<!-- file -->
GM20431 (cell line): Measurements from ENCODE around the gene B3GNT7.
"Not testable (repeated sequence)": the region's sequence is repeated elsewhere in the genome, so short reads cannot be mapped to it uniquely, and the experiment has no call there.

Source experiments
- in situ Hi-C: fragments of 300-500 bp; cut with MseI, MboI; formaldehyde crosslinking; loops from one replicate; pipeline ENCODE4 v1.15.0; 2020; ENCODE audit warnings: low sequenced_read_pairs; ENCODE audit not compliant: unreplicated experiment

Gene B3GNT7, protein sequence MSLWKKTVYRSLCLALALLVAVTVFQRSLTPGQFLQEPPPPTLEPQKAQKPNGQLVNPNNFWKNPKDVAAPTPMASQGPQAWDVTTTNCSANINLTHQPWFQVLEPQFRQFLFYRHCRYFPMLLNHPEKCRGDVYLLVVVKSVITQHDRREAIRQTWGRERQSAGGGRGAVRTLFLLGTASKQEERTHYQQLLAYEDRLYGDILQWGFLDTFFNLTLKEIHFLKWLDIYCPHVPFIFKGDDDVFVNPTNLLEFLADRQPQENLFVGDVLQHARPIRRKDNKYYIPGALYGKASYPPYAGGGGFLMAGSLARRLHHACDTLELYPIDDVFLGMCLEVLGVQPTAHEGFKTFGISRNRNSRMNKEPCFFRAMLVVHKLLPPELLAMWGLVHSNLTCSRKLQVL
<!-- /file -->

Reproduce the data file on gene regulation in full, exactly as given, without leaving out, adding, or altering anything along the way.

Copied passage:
GM20431 (cell line): Measurements from ENCODE around the gene B3GNT7.
"Not testable (repeated sequence)": the region's sequence is repeated elsewhere in the genome, so short reads cannot be mapped to it uniquely, and the experiment has no call there.

Source experiments
- in situ Hi-C: fragments of 300-500 bp; cut with MseI, MboI; formaldehyde crosslinking; loops from one replicate; pipeline ENCODE4 v1.15.0; 2020; ENCODE audit warnings: low sequenced_read_pairs; ENCODE audit not compliant: unreplicated experiment

Gene B3GNT7, protein sequence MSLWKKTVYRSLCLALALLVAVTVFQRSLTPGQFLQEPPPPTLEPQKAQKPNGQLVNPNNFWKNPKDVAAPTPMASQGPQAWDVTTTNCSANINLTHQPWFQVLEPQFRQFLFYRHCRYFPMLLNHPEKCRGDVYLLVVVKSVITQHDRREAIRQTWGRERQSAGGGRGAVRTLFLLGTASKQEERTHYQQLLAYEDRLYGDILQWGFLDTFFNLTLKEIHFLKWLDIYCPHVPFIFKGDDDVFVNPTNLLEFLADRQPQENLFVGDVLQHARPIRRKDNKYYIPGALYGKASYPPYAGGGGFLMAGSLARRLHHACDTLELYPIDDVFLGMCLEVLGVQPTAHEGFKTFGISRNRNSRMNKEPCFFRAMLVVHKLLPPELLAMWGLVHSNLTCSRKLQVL